National Geographic : 1982 Jul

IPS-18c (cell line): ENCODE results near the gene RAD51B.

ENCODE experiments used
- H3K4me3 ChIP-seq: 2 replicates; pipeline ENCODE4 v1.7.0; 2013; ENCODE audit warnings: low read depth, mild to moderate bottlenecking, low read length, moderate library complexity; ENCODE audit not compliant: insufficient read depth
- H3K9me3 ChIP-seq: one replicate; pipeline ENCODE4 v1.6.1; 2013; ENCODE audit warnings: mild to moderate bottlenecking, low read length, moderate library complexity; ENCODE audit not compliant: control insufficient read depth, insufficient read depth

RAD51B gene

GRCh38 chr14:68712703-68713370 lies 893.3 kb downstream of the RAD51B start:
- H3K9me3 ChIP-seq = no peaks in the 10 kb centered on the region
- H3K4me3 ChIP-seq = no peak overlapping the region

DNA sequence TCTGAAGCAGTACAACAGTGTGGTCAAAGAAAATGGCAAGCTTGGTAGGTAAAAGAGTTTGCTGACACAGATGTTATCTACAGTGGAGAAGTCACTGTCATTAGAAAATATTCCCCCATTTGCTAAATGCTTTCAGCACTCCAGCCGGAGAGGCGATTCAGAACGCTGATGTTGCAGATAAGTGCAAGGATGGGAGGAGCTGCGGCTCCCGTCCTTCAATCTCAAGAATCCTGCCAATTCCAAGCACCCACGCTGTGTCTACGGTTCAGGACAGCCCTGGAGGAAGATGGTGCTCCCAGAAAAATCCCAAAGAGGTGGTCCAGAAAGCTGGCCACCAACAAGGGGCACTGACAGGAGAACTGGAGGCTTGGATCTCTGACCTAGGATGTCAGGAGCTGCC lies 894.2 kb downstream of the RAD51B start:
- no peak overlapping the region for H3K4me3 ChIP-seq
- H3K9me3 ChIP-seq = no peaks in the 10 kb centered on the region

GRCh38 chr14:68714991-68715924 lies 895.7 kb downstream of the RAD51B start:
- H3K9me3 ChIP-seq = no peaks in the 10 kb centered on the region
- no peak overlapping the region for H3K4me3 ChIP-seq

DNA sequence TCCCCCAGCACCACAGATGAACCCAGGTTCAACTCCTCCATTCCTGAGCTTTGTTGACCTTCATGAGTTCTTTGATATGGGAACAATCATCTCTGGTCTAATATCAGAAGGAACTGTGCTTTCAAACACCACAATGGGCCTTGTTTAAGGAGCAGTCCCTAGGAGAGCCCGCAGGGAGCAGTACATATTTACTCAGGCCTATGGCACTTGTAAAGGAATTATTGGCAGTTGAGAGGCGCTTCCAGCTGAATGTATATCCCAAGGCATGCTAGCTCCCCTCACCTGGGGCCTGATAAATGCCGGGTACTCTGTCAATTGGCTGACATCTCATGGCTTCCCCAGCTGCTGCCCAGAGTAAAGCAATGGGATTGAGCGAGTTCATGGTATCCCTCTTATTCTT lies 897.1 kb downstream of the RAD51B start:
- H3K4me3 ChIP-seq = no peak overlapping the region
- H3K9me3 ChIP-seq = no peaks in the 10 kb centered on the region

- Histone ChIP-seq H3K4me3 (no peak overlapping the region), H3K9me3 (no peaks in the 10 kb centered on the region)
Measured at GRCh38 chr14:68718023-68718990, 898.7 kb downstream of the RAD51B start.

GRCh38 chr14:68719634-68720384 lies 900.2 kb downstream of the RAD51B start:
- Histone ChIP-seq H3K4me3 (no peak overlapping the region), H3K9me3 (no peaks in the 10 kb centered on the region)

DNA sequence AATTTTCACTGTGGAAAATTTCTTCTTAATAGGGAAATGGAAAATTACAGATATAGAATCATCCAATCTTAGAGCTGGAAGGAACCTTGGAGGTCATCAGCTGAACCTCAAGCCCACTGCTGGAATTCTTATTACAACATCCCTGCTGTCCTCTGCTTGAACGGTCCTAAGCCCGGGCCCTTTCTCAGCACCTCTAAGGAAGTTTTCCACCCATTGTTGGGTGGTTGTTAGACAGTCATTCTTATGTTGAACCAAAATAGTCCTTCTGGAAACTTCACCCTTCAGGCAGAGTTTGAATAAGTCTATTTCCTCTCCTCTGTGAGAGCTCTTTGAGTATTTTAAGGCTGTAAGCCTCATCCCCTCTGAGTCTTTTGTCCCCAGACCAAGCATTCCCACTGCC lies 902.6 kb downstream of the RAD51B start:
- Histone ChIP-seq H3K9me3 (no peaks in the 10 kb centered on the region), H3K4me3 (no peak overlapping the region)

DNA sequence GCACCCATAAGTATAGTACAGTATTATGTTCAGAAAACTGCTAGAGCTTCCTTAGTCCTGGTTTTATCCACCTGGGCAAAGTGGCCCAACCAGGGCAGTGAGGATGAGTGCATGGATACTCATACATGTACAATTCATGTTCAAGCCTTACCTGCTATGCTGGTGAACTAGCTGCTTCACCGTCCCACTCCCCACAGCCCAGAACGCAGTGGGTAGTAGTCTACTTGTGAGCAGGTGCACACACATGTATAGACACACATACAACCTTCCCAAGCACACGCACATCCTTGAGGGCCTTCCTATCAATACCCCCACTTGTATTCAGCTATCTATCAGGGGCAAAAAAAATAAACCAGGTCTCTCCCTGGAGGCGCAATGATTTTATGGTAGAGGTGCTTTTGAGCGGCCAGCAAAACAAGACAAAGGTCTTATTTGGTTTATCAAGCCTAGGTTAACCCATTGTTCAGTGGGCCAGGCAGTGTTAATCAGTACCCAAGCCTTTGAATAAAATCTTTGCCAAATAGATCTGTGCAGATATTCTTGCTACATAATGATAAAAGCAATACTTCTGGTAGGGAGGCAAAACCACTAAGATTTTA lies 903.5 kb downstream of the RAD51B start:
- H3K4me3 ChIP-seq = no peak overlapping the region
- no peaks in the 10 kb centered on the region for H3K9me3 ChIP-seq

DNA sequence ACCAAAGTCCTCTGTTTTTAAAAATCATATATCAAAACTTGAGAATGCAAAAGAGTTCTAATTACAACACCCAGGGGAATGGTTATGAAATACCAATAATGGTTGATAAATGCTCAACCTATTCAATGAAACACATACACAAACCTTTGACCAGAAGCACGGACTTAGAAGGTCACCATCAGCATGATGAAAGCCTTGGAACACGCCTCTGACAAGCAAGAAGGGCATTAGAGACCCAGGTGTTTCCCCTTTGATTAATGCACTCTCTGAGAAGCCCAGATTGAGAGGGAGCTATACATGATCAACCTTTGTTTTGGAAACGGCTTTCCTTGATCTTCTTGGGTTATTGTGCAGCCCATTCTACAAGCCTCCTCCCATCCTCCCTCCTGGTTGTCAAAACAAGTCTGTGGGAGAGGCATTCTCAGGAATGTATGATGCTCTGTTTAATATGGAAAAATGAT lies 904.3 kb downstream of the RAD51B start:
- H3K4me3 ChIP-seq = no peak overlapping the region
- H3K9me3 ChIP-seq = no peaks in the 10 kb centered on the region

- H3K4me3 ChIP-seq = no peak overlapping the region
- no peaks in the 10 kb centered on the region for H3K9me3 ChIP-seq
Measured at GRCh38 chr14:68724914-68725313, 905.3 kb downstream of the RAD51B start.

I was sad to hear that some citizens of Taylor County were upset by the article on central Ken tucky. When I first saw myself quoted in dialect, I thought it looked odd, but after repeating it to myself, I realized it was written exactly as I said it. I was also sad to hear that some people were upset because they thought we were pictured as "country hicks." Maybe one of the reasons the population of young people here has increased through the years is because we have kept some of our beautiful country ways. Roger Blair Campbellsville, Kentucky POLAND I have to compliment you and thank you for the special supplement in your April 1982 issue, "The Face and Faith of Poland." I left Poland in 1939 as a German prisoner of war. It is hard to condense more than 1,000 years of history and the principles of a country like Poland in such a sensitive and compassionate way. Jan F. Cieszynski Polish-American Association of Wisconsin, Inc., Oshkosh The text is the best short summary of Polish history I ever saw. I taught the history of Polish civilization until my retirement last spring. Among the great figures I would put J6zef Pilsudski (1867-1935), who played a principal role when Poland regained her independence af ter World War I. Name withheld by request I congratulate you on your effort. However, I find it disturbing that the broadside does not rise above the stereotype of Poland as primitive, peasant, priest-ridden, and gray. Eugene Kusielewicz President, Polish National Alliance Brooklyn, New York I wish to protest most strongly certain statements by Czestaw Milosz in his essay on Poland, men tioning Poland's growth where "it gradually grew like a coral reef . . stretching far to the east to areas subsequently claimed by Russia." This wording is the misconstruing of historical facts. What Russia took from Poland was Russia's orig inal territory, which Poland captured from Rus sia during Tatar invasions. Leonid S. Polevoy Salt Lake City, Utah The maps publishedwith Dr. Mitosz's essay show seven stages of Poland's empire that waxed and waned over nine centuries. After Kievan Russia 1 illl \1 III "Vv Si D 6r-A!